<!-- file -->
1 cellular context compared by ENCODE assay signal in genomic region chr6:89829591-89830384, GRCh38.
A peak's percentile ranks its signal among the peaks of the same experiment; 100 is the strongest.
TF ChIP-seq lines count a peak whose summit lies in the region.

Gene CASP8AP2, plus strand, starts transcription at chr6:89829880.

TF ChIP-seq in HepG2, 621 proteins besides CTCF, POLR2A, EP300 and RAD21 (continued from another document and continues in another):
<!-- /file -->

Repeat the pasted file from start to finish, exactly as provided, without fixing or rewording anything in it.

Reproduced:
1 cellular context compared by ENCODE assay signal in genomic region chr6:89829591-89830384, GRCh38.
A peak's percentile ranks its signal among the peaks of the same experiment; 100 is the strongest.
TF ChIP-seq lines count a peak whose summit lies in the region.

Gene CASP8AP2, plus strand, starts transcription at chr6:89829880.

TF ChIP-seq in HepG2, 621 proteins besides CTCF, POLR2A, EP300 and RAD21 (continued from another document and continues in another):